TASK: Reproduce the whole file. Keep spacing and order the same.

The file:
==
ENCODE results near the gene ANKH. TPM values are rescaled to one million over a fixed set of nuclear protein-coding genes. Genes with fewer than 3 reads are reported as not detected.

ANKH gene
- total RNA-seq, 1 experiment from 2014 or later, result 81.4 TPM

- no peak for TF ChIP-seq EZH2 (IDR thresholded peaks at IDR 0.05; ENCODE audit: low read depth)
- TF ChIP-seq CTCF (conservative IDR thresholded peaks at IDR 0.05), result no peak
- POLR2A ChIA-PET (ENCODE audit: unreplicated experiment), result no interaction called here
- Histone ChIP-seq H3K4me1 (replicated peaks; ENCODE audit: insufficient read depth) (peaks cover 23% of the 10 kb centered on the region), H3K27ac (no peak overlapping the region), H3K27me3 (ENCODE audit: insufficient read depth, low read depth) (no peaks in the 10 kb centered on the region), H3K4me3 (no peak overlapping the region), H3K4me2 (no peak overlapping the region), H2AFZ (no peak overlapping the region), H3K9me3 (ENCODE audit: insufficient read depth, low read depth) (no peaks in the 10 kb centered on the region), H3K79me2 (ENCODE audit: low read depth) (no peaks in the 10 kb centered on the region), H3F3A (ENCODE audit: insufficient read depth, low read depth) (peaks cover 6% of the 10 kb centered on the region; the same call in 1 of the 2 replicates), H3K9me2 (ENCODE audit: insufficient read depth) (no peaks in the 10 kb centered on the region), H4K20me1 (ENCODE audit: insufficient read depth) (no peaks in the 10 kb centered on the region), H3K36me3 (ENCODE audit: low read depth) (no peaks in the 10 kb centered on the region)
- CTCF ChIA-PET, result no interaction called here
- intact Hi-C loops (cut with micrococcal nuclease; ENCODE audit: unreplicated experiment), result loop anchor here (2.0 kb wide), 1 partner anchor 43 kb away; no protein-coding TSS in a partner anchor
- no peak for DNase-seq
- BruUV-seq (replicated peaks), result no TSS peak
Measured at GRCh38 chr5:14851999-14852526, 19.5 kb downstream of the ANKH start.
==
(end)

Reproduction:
ENCODE results near the gene ANKH. TPM values are rescaled to one million over a fixed set of nuclear protein-coding genes. Genes with fewer than 3 reads are reported as not detected.

ANKH gene
- total RNA-seq, 1 experiment from 2014 or later, result 81.4 TPM

- no peak for TF ChIP-seq EZH2 (IDR thresholded peaks at IDR 0.05; ENCODE audit: low read depth)
- TF ChIP-seq CTCF (conservative IDR thresholded peaks at IDR 0.05), result no peak
- POLR2A ChIA-PET (ENCODE audit: unreplicated experiment), result no interaction called here
- Histone ChIP-seq H3K4me1 (replicated peaks; ENCODE audit: insufficient read depth) (peaks cover 23% of the 10 kb centered on the region), H3K27ac (no peak overlapping the region), H3K27me3 (ENCODE audit: insufficient read depth, low read depth) (no peaks in the 10 kb centered on the region), H3K4me3 (no peak overlapping the region), H3K4me2 (no peak overlapping the region), H2AFZ (no peak overlapping the region), H3K9me3 (ENCODE audit: insufficient read depth, low read depth) (no peaks in the 10 kb centered on the region), H3K79me2 (ENCODE audit: low read depth) (no peaks in the 10 kb centered on the region), H3F3A (ENCODE audit: insufficient read depth, low read depth) (peaks cover 6% of the 10 kb centered on the region; the same call in 1 of the 2 replicates), H3K9me2 (ENCODE audit: insufficient read depth) (no peaks in the 10 kb centered on the region), H4K20me1 (ENCODE audit: insufficient read depth) (no peaks in the 10 kb centered on the region), H3K36me3 (ENCODE audit: low read depth) (no peaks in the 10 kb centered on the region)
- CTCF ChIA-PET, result no interaction called here
- intact Hi-C loops (cut with micrococcal nuclease; ENCODE audit: unreplicated experiment), result loop anchor here (2.0 kb wide), 1 partner anchor 43 kb away; no protein-coding TSS in a partner anchor
- no peak for DNase-seq
- BruUV-seq (replicated peaks), result no TSS peak
Measured at GRCh38 chr5:14851999-14852526, 19.5 kb downstream of the ANKH start.